My Standards-Based Journey Pt. 1: An Overview

By | February 13, 2011

I’ve been piloting a standards-based grading system in my Advanced Chemistry course this year. Here’s an overview of what my system looks like now.*

Standards (Topics)

At the beginning of each unit, I provide students with a list of topics:

Example:

The bold items represent the main content topics in the unit. Students are generally assessed on 1-4 of the subtopics at a time.

Assessments

Quizzes

I use quizzes as my primary form of teacher-initiated assessment.

Sample Quizzes:

Example 1

Example 2

Example 3

I give two quizzes for select subtopics, and students may initiate a reassessment after the second attempt. Students are evaluated on a 1-4 scale for each topic (adapted from Marzano’s Classroom Assessment and Grading that Works):

Scale Description
4.0 You can demonstrate a complete understanding of simple and complex topics introduced in class. You can also apply knowledge to situations not explicitly mentioned in class
3.0 You can demonstrate a complete understanding of simple and complex topics introduced in class.
2.0 You can demonstrate a complete understanding of simple topics, but are prone to conceptual errors or omissions on more complex topics.
1.0 You can only demonstrate understanding of simple topics with assistance.
0.0 No attempt is made to demonstrate your understanding.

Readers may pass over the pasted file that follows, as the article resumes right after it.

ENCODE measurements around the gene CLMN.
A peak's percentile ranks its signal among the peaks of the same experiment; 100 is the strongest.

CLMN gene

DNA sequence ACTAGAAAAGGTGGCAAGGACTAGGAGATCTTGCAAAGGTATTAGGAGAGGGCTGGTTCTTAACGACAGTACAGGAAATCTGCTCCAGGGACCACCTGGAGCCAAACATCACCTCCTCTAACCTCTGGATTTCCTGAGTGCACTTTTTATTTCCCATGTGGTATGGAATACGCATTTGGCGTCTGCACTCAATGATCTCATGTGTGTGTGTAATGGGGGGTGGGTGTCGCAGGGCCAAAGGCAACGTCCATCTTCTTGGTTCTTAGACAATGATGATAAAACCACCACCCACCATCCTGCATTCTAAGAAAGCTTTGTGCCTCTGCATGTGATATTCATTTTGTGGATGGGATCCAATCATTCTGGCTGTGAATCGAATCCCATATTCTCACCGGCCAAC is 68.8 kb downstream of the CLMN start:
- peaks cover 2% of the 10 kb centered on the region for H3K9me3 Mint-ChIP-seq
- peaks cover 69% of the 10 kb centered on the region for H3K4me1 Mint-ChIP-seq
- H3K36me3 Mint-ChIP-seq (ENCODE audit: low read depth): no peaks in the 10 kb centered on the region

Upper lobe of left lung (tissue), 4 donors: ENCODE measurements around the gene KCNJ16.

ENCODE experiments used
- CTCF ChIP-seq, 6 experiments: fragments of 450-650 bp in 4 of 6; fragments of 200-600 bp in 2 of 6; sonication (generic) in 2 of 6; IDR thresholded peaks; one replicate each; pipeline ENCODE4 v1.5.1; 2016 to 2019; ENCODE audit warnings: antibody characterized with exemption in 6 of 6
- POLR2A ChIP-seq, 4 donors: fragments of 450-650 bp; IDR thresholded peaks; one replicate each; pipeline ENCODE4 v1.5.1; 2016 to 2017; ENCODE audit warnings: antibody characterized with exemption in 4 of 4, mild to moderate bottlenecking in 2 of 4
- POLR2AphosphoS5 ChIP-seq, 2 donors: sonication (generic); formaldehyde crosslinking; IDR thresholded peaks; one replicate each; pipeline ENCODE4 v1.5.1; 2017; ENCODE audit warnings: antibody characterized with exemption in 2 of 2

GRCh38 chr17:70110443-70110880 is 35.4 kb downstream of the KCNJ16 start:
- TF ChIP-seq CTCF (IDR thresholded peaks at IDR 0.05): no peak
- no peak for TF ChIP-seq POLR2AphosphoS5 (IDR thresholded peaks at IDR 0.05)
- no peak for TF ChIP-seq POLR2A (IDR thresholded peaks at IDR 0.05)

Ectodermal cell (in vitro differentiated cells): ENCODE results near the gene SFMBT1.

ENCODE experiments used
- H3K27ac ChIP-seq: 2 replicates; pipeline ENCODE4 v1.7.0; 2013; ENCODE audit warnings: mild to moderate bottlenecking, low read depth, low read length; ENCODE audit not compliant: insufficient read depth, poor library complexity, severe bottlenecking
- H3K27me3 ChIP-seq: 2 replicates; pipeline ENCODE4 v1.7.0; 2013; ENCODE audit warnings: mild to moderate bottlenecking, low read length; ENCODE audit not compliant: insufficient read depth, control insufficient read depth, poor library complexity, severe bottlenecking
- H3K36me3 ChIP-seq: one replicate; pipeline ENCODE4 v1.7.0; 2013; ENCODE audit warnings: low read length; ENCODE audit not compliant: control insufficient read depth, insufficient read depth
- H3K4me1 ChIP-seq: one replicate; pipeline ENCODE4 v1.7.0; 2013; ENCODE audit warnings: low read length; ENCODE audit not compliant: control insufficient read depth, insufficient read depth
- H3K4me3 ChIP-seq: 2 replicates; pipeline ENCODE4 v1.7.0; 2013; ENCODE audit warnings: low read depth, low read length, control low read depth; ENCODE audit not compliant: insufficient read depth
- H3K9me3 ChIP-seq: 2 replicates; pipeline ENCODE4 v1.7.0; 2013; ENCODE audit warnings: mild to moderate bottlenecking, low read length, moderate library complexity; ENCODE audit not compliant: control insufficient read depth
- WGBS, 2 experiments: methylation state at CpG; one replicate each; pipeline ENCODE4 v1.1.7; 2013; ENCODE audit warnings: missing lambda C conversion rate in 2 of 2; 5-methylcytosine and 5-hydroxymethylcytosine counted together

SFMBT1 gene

I allow half-steps (3.5, 2.5, etc.) for non-conceptual errors (algebra/ calculator fail)

Assignments/Labs

Each lab addresses a particular set of lab skills and 1-2 content subtopics. Most informal labs are carbonless copies of lab data and planning, and a few post-lab questions. About 3-4 times a semester, students complete a partial or full formal lab report for a student-designed experiment.

Students can track lab skills on a Google Spreadsheet

Reassessments

Student-initiated reassessments have generally taken the form of problems. For certain topics, it made more sense to simply have a conversation with students about it (such as the nature of energy), or some combination of both. Though a teacher-initiated assessment might include a few related topics, students can only reassess one subtopic at a time (with few exceptions), once per day.

Quarter Exams

Towards the end of each quarter, students take a quarter exam. This includes all topics from that quarter, plus some cumulative skills from previous quarters. The goal of this exam is to measure student retention of a range of topics. The dates for these exams were scheduled and announced at the beginning of the year, and therefore don’t necessarily correspond to the end of any particular unit. This counts for 10% of the quarter grade that appears on report cards.

Keeping Track

I keep track of scheduled reassessments using Remember the Milk‘s iPhone app.

In first quarter, I experimented with three different gradebook systems. I started with EasyGradePro, which had a decent teacher interface for standards-based grading, but was clunky. Student-reporting options were limited and not SBG friendly. I abandoned EGP in favor of a Google Spreadsheet similar to Frank Noschese. Finally, I switched to SnapGrades. With a paid account ($29.95/yr), I can email progress reports to all students weekly and to individual students after each reassessment with a personalized note.

The weekly reports contain all topics covered up to that point in the semester, and might look like this:

where the score displayed is their most recent score. After 3 attempts, the number is the average of the most recent attempts.

I currently use a combination of Google Spreadsheets and Snapgrades. I encourage students to track their own scores via a spreadsheet template.